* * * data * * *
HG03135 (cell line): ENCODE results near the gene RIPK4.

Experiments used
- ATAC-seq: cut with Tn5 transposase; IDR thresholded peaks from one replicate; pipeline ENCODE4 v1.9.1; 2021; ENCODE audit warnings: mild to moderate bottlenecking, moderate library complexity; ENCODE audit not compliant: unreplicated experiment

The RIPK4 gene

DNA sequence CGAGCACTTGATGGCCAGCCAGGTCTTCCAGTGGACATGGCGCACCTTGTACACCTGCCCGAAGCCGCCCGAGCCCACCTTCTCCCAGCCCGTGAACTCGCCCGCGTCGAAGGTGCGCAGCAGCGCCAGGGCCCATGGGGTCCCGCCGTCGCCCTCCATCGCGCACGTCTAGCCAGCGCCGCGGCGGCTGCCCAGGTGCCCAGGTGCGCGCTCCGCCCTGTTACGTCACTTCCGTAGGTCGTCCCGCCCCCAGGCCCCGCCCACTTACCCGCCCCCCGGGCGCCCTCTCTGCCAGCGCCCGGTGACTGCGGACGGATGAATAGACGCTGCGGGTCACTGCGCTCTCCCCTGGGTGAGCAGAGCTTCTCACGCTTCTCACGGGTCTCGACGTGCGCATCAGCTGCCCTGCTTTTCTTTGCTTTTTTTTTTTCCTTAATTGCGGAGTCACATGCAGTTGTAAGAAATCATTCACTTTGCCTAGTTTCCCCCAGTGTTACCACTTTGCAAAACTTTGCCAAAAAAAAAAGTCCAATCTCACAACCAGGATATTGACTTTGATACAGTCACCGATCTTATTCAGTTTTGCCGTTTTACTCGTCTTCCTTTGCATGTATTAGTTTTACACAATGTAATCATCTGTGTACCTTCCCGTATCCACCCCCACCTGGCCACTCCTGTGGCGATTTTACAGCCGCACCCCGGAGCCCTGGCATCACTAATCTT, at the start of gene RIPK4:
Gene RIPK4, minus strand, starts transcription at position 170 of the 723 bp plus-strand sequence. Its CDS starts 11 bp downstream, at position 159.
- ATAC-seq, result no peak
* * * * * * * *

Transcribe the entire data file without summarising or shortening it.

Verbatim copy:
HG03135 (cell line): ENCODE results near the gene RIPK4.

Experiments used
- ATAC-seq: cut with Tn5 transposase; IDR thresholded peaks from one replicate; pipeline ENCODE4 v1.9.1; 2021; ENCODE audit warnings: mild to moderate bottlenecking, moderate library complexity; ENCODE audit not compliant: unreplicated experiment

The RIPK4 gene

DNA sequence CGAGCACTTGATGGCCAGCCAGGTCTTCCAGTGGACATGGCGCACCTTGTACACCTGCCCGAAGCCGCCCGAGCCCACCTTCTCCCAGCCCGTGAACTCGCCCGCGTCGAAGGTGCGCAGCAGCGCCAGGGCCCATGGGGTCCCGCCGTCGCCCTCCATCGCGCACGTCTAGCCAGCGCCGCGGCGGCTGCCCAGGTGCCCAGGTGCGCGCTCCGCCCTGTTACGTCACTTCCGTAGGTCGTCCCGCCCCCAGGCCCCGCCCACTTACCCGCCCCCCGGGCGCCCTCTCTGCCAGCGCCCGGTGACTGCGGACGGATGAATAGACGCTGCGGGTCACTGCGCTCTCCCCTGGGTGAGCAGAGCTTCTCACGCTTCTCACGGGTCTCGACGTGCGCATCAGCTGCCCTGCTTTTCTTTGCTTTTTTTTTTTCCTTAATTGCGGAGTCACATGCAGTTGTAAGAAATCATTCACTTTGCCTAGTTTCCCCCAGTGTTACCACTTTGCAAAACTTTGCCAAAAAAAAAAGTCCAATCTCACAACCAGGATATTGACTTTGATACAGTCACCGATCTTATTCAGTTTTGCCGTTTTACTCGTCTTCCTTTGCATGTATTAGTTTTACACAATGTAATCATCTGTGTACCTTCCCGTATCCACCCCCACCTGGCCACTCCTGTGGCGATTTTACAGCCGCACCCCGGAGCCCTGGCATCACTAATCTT, at the start of gene RIPK4:
Gene RIPK4, minus strand, starts transcription at position 170 of the 723 bp plus-strand sequence. Its CDS starts 11 bp downstream, at position 159.
- ATAC-seq, result no peak